Former British cabinet minister and lifelong radical Tony Benn died today [Friday] at the age of 88.
He was a republican, advocating an end to the monarchy, and once campaigned to have the British Queen’s head removed from stamps. He introduced four Bills to Westminster committing Britain to withdraw from Ireland, all of which were rejected.
His republicanism and dealings with Sinn Fein long provoked controversy, particularly his invitations to Sinn Fein president Gerry Adams to come to Westminster.
Mr Adams described Mr Benn as a true friend of the Irish people following his support for a united Ireland.
“A principled politician and activist, he spoke up passionately for the idea of a united Ireland. He remained an avid supporter of Irish freedom throughout his life,” he said.
Asked in 1994 by a journalist for Socialist Organiser how he saw the central problem in Ireland, he answered thus.
“It’s a complicated problem. It’s a problem of the British conquest of Ireland. It’s a problem of settlement in Ireland. It’s a problem of economic interest at one stage, which I think has disappeared, in fact I think it’s now quite the opposite.
It’s a defence problem because of the attitude of the British during World War Two. And the American attitude has been firstly one of protecting Western approaches from the U-Boats and then seeing there was not an independent Ireland between themselves and the Red Army.
There’s a religious element in it. There’s a big class element in it, and trying to disentangle the ingredients of it and make sense of it all is quite complicated.
I think one of the reasons it’s difficult is because the question of Irish unity and the question of British jurisdiction are separate questions and they always try to present them as the same question. My understanding is that now the British want to get out. The Americans have got no interest apart from having an Irish-American population, which is pro-nationalist in general terms. The British have no economic interest in it.
Dublin has no interest in taking over the North. The last thing they want is to find Ian Paisley sitting in the Dail and Loyalist paramilitaries working in a United Ireland. Sinn Fein knows you can’t force the North into the South. I was trying to unpick it all and see if the bits of the jigsaw puzzle weren’t starting to become apparent.
If you are going to get a settlement, first of all you’ve got to have talks between the two communities in the North. That is absolutely essential. [Constitutional Nationalist leader, John] Hume has talked to Adams but now we’ve got to get Sinn Fein talking to everybody else. If you want the British out, you’ve got to think what the long-term relationship is going to be.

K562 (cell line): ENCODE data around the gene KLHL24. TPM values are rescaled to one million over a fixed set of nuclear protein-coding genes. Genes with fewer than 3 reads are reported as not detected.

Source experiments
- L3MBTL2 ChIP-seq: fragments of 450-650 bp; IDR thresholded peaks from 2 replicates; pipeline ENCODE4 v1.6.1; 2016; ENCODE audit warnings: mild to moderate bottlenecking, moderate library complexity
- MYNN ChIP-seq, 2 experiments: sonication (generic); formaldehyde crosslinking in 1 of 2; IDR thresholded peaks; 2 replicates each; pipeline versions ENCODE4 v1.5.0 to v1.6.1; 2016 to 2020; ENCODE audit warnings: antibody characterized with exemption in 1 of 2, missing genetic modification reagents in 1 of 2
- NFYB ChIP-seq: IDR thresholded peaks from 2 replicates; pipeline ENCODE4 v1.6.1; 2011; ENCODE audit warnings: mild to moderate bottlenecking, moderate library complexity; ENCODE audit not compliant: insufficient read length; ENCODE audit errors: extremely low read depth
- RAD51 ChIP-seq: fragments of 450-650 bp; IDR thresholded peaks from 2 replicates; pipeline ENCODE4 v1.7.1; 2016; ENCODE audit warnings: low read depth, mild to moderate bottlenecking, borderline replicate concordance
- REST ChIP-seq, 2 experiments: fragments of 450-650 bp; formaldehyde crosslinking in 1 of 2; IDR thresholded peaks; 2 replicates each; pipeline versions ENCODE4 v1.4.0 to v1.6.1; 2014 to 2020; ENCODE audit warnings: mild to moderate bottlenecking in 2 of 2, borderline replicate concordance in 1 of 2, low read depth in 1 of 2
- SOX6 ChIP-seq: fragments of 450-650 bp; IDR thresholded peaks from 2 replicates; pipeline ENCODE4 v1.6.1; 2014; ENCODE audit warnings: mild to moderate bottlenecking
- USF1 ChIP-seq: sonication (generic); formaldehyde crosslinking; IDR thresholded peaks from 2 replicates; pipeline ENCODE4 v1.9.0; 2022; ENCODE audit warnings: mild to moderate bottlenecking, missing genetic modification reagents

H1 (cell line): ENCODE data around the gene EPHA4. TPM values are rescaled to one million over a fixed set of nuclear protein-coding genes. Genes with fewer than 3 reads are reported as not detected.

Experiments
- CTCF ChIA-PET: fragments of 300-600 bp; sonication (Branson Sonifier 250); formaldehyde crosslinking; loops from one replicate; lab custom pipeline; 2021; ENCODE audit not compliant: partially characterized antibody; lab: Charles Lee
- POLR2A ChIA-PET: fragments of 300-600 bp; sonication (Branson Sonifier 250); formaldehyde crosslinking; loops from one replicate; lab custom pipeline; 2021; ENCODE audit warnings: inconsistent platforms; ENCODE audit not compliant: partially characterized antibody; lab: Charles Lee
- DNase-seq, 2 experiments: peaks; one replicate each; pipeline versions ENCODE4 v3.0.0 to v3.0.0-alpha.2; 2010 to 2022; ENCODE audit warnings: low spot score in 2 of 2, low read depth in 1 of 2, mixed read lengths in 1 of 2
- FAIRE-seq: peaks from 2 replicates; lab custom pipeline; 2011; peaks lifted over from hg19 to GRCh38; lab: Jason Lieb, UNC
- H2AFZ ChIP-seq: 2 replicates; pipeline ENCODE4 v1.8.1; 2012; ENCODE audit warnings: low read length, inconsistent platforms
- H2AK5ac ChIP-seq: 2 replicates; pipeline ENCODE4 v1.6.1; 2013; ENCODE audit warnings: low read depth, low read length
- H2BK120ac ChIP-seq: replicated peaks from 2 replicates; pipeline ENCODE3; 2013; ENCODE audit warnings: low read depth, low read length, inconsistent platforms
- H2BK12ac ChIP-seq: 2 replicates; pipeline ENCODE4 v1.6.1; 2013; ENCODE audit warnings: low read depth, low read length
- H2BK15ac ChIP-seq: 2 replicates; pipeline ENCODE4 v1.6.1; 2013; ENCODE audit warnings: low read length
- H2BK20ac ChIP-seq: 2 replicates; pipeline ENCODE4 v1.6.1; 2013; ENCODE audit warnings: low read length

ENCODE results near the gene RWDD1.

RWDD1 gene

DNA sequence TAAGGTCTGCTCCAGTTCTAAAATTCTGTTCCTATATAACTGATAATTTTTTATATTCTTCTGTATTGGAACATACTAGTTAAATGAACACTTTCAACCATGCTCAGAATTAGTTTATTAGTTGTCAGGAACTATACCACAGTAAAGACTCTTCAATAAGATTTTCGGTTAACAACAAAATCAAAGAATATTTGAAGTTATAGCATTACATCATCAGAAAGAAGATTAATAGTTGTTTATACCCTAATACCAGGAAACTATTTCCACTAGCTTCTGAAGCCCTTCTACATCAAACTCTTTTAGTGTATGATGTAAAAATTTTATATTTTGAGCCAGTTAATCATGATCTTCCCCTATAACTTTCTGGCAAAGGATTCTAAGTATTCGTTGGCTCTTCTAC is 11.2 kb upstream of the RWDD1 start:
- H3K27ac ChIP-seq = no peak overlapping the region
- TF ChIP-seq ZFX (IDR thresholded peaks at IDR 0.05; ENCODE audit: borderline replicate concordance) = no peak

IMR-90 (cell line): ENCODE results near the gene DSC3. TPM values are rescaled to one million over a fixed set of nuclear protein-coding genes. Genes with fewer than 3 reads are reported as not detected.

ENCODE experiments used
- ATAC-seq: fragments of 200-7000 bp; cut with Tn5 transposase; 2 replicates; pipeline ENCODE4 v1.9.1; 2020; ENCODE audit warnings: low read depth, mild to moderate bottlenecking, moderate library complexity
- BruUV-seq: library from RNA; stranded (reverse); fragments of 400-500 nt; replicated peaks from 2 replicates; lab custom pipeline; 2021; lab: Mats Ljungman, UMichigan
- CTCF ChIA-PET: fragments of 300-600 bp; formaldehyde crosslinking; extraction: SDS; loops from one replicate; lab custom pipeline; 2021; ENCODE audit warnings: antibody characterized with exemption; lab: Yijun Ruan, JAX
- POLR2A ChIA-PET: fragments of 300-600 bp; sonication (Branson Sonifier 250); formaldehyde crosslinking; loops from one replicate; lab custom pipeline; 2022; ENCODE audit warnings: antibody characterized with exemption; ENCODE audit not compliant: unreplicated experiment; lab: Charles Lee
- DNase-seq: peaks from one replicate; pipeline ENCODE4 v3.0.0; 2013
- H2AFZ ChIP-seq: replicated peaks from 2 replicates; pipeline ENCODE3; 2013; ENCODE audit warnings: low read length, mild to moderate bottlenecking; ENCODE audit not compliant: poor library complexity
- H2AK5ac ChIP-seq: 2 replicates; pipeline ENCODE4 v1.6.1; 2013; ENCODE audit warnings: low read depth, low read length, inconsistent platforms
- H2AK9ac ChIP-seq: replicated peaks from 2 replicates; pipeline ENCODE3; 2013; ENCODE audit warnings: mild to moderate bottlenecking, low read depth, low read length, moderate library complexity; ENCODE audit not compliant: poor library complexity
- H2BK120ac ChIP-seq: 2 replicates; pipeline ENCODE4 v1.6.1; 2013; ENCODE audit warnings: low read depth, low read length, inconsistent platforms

When the British government says that it has no economic or selfish interest in Northern Ireland, it must make it clear that there will be a point when British jurisdiction will end. The Bill which I’ve introduced puts this point at 31 December 1999 -- simply to put a marker so that people are starting to move to a new perspective. The thing that has got to be tackled if it is an Irish question -- which it is very largely -- and if the British occupation is no longer an issue, then how do you get things going?
What I’ve given is a sort of tour of the ingredients. I think it’s very important to understand all these different elements if we are going to be helpful and useful.
And in the end it is of course class, however you look at it, the poor Protestants and the poor Catholics, and the opening up of the possibility of some class unity within the context of an Irish solution. Then, if the North sorts itself out, its relationship with the South is less of a problem. You can imagine all sorts of arrangements. I don’t think that is a problem. The problem is the extrication of the British and the beginning of some serious discussion in the North about its future. I’ve telescoped it all, and it’s very simplistic, maybe, but that’s the way my mind is working.”